While in Europe Ford is closing plants and cutting thousands of jobs, in the U.S. the automaker has added about 5,200 jobs so far this year.
Ford’s North American plants are operating at 114 percent of capacity, the highest in more than 30 years.
“Our manufacturing costs have gone down this year. Two things are driving that, capacity utilization and entry-level workers. No question, those two things have lowered our costs,” Jim Tetreault, Ford’s vice president of North American manufacturing, was quoted as saying by Bloomberg.
Ford’s deal with the United Auto Workers allows it to pay new workers about $16 an hour, almost 60 percent less than what veteran workers receive. So far this year Ford has added about 4,800 entry-level workers to its payroll, according to company spokesman Todd Nissen.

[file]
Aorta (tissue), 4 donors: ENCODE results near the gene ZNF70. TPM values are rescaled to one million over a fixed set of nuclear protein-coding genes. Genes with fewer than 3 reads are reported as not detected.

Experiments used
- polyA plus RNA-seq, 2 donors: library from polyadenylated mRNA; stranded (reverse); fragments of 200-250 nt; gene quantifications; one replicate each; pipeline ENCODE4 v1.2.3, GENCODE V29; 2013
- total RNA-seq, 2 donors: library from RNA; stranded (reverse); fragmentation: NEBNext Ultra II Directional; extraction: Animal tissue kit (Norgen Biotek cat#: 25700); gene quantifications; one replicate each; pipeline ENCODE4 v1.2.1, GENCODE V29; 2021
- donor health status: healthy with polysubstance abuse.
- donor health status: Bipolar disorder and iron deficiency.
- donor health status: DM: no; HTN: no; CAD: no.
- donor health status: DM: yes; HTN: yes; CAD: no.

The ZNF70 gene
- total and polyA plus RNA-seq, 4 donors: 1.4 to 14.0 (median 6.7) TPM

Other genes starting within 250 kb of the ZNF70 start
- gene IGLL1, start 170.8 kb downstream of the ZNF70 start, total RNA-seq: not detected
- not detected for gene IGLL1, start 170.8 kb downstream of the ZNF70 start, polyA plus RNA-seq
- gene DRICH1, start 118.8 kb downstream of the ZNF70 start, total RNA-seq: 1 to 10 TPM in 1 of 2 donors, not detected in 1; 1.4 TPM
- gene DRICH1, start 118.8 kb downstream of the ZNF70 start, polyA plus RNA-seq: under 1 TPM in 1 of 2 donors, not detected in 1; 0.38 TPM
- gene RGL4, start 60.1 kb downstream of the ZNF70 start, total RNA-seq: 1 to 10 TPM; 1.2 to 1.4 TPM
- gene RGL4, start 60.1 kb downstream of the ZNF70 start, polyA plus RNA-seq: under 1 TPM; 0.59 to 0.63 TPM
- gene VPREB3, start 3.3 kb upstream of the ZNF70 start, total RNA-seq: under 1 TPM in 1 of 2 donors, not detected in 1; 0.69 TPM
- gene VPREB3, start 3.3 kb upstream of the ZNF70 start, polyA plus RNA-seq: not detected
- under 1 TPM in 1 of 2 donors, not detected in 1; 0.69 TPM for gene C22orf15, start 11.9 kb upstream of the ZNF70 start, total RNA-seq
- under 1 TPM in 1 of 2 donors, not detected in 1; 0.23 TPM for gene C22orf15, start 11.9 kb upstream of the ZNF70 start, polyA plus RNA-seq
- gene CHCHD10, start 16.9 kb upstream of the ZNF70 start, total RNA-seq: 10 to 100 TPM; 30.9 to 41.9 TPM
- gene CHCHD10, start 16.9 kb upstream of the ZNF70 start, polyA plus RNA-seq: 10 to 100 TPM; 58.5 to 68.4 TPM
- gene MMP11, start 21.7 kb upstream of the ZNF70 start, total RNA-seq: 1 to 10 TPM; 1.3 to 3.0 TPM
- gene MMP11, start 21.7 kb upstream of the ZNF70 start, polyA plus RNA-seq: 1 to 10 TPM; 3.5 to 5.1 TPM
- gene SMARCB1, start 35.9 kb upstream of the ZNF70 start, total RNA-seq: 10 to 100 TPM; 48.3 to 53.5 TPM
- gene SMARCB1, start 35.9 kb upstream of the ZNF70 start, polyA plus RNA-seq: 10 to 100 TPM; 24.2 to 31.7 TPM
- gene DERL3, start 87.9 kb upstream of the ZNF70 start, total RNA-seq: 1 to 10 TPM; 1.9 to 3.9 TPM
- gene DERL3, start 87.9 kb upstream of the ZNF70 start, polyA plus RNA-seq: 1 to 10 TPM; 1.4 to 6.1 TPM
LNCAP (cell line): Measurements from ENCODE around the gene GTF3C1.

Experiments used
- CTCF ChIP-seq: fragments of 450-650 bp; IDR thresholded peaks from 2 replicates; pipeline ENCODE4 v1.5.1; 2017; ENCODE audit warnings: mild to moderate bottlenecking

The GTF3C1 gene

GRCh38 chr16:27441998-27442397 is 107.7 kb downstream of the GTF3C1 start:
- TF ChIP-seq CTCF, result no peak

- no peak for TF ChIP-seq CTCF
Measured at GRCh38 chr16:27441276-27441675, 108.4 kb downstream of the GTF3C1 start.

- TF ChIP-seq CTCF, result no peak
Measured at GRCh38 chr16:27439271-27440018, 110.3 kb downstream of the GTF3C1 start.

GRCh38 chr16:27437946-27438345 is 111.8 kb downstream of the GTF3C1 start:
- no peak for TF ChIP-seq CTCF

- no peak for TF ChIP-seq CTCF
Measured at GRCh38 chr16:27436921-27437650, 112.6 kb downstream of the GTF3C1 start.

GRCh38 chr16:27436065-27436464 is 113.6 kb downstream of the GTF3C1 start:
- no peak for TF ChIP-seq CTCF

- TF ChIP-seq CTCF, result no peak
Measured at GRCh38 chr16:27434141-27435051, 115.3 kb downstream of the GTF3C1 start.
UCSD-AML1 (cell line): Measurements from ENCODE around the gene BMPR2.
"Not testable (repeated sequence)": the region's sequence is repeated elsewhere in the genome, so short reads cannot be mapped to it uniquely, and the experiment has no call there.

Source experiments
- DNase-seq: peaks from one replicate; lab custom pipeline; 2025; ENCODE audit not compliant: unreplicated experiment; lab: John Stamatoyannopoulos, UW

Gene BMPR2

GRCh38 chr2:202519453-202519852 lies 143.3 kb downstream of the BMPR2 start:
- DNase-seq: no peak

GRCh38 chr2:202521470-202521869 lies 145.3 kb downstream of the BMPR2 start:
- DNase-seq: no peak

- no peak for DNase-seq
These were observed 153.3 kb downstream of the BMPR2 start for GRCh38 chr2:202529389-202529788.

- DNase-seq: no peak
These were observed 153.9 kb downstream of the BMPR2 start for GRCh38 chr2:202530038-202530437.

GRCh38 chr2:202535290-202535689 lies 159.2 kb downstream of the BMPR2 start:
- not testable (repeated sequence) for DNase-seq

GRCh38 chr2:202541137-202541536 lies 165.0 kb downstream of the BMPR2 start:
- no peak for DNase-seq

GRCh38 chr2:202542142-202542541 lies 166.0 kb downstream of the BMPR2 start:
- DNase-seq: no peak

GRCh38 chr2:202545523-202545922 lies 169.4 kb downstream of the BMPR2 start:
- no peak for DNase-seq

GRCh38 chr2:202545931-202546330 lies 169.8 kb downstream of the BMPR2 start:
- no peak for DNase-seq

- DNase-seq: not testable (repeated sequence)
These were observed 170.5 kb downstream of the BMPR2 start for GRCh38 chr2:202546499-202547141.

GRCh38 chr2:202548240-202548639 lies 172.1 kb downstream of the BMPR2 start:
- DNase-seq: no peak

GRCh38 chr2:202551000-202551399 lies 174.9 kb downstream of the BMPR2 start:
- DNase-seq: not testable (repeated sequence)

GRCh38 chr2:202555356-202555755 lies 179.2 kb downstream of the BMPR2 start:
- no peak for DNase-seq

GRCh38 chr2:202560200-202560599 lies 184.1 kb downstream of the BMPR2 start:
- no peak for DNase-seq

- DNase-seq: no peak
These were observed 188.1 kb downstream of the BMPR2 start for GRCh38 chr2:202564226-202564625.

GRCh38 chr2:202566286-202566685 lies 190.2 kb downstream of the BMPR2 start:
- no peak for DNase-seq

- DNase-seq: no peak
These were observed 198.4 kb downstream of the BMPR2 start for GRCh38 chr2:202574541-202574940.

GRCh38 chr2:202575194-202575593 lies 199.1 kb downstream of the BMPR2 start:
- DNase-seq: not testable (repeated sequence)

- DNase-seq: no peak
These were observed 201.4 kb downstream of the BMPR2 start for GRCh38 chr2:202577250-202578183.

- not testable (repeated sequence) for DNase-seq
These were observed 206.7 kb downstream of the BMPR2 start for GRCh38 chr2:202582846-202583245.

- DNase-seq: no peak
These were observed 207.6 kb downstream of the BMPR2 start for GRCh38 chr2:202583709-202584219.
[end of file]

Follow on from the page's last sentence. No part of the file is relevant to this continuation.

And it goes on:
The rest of the new jobs went to workers transferring from other Ford factories or to employees who didn’t have job assignments. Right now, Ford’s jobs bank is empty, Tetreault said.
He also said Ford is running its factories at their highest level of utilization in more than 30 years. Ford has added third shifts of workers at five of its North American assembly plants. Next year, Ford will also add a shift of 1,200 workers at its Flat Rock, Michigan, factory.